For better or for worse, we live in a reactionary world.  By that I mean that, these days, more and more decisions aren’t made until we reach a “crisis point.”  This is doubly true when it comes to our legislative bodies – Congress especially, but state houses too. We’ve lived through the fiscal cliff crisis, the great debt limit standoff, sequestration and the government shutdown…the list goes on and on.

Yet while it might seem counterintuitive, when it comes to civic campaigns and policy development/passage, crises can actually be quite helpful.  Consider two examples from here in Pittsburgh.  One was when two of our beloved professional sports teams were ready to pick up and leave town, forcing our decision-makers to take substantive action on new venues and injecting some life into incredible new neighborhoods.  The second came when some local foundations pulled funding from our public schools in order to get their attention.  The message was finally received loud and clear, and only then could the necessary corrective actions take place.

The two crises mentioned above didn’t “just happen” – in civic campaigns creating a sense of urgency and crisis can be very helpful in moving decision-makers your way.  Let me give you a more recent example.

Note: This was a former client taking action when a true crisis was in fact brewing – we just helped move the crisis front and center.

Across the nation, we are facing a health access crisis.  Despite more people getting insured, getting to a primary care physician is actually harder than ever.  Between the shortage of primary care doctors, the aging baby boomer population, and all those new people seeking primary care, the crisis is very real.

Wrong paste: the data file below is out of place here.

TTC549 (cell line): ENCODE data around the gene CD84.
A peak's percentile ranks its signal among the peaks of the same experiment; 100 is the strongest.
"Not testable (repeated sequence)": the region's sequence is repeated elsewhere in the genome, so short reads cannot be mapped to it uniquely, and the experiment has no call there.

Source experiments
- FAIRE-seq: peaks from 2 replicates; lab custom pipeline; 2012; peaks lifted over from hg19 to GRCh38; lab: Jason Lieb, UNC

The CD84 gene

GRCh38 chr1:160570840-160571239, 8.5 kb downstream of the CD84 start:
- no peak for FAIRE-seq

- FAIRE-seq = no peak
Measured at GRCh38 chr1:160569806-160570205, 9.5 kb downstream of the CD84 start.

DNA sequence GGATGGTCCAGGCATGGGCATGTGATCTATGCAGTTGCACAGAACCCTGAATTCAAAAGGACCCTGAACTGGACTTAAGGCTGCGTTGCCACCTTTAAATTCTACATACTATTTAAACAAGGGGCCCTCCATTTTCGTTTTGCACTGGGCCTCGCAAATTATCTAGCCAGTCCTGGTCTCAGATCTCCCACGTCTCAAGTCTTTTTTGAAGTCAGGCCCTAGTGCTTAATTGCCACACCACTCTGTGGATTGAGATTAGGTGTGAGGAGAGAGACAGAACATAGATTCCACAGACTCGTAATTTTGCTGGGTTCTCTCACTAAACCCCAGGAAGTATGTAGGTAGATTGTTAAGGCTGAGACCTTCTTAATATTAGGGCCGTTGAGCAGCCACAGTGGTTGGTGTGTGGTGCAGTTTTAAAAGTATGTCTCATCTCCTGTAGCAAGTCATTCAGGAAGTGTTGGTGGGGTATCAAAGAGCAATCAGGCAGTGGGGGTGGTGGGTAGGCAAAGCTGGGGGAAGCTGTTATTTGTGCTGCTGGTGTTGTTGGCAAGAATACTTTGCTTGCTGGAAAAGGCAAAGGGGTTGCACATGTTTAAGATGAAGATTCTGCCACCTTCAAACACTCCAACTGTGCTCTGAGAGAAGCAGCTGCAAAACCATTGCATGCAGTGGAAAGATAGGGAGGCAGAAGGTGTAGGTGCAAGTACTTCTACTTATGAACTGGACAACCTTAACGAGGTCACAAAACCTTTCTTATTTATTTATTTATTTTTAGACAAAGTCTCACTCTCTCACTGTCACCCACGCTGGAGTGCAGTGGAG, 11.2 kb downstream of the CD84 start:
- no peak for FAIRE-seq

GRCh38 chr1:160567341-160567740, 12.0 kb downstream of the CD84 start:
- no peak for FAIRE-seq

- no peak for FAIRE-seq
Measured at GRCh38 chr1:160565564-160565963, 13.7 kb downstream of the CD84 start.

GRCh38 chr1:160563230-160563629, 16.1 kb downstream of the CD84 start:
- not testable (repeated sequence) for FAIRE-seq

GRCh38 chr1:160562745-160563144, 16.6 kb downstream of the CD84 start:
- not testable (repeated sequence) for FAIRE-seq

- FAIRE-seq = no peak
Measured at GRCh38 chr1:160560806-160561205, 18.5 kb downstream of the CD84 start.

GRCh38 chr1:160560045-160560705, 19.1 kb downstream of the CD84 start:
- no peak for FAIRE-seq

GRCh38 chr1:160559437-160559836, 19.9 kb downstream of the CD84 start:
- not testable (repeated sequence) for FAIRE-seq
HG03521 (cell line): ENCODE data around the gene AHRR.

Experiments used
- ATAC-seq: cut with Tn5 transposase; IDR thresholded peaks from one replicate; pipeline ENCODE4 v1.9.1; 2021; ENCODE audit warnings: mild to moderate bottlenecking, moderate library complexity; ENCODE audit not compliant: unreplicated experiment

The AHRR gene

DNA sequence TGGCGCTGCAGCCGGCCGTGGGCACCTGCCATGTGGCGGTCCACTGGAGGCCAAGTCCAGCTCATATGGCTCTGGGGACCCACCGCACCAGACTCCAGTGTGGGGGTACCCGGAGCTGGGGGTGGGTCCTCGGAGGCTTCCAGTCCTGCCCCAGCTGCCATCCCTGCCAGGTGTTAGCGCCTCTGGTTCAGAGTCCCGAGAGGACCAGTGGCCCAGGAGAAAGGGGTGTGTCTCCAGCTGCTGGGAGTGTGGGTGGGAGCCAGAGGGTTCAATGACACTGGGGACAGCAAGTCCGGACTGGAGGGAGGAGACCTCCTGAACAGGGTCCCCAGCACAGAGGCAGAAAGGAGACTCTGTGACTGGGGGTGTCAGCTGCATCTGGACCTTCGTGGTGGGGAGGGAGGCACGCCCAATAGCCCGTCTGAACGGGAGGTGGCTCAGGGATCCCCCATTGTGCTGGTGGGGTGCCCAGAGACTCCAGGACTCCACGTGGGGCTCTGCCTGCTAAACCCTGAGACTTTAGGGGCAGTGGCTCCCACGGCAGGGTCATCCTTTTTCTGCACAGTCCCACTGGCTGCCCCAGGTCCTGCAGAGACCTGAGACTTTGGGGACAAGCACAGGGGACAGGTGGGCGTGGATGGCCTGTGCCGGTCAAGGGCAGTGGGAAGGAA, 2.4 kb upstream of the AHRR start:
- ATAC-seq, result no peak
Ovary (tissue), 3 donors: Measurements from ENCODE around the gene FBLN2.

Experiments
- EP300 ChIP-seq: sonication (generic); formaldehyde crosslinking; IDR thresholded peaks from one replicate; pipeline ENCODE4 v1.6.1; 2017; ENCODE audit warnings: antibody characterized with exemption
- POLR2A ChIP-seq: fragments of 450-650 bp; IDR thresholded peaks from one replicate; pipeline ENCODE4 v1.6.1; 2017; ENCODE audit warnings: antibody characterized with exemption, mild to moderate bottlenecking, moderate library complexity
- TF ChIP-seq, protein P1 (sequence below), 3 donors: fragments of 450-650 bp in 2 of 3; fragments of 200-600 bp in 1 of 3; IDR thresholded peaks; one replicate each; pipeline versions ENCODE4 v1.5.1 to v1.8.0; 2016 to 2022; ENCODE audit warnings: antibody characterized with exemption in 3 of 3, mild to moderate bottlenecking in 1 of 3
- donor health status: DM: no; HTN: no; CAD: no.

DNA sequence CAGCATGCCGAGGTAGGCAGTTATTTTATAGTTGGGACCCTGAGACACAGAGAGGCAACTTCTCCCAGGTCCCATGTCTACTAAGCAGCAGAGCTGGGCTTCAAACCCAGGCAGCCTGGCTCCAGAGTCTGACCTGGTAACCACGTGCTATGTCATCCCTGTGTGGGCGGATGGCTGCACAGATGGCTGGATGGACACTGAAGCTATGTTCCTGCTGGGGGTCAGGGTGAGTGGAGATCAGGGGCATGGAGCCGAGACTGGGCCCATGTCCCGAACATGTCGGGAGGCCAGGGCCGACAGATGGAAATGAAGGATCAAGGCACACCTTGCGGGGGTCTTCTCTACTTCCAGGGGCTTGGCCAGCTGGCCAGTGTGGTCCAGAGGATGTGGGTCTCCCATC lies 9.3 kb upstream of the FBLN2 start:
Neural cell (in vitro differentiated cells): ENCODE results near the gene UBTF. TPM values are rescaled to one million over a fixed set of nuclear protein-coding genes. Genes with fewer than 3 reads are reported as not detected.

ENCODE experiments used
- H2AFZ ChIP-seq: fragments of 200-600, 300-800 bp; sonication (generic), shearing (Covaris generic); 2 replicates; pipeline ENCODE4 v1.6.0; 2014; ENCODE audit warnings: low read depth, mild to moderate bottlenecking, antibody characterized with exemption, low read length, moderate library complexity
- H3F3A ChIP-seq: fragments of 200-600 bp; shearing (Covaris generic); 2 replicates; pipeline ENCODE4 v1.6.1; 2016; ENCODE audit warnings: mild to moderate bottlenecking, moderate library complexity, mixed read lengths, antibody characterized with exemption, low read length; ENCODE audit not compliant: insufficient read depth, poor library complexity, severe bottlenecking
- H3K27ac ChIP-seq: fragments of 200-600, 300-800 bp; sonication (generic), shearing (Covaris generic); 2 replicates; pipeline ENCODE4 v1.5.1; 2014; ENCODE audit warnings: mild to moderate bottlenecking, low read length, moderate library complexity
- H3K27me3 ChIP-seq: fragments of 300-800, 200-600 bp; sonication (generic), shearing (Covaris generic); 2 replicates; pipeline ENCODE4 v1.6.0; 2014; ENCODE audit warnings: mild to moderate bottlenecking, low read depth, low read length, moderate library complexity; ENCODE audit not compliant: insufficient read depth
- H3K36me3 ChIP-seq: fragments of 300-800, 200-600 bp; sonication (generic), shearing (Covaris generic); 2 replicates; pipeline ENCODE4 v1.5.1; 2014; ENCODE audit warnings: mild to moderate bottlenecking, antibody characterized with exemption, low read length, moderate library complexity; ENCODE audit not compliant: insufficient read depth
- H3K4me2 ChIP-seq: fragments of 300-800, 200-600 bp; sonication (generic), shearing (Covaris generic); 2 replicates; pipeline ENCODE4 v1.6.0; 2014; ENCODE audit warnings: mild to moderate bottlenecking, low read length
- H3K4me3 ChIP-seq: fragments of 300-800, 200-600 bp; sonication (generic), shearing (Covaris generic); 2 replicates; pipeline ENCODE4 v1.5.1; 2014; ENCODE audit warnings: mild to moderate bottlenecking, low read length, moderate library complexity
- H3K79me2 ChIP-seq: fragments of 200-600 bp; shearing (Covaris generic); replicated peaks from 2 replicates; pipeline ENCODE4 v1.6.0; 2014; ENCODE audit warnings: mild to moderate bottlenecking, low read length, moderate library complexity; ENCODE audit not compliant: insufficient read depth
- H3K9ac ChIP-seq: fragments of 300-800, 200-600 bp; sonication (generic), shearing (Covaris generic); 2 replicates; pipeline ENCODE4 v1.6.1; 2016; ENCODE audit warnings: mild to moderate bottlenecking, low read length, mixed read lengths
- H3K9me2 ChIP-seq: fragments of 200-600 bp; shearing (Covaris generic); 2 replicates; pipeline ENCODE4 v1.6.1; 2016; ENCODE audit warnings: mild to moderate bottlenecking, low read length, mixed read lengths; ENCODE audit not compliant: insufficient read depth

Nurse practitioners – advanced degree nurses with extensive clinical experience – have been working to get full practice authority across the country for years.  This would allow NPs, who already provide a substantial portion of our primary care currently, to do so with having to find two doctors to “oversee” them.  This costly, ineffective mandate is helping feed the shortage crisis.

So how do you go about convincing lawmakers that full practice authority for NPs is the way to go?  It’s tempting to want to use the argument that NPs provide great care and are highly educated and trained.  Moreover, you could highlight the fact that NPs provide outstanding chronic care management, and their involvement in primary care helps drive down health care costs.  All of these points are true and bear out in hundreds of research documents.  But, on their own, they won’t move decision-makers into action.

The real message is the crisis of patients – family members, babies, neighbors – not getting to see a primary care provider when they need or want one.  The impending health access crisis brings this fact into stark focus, and the fact that millions of new patients simply won’t be able to see a doctor means helps make nurse practitioners the obvious choice to fill that gap.

So, in essence, in this case the crisis was already there – it just needed to be brought to the forefront and presented as the primary, secondary, and final argument in order to move decision-makers.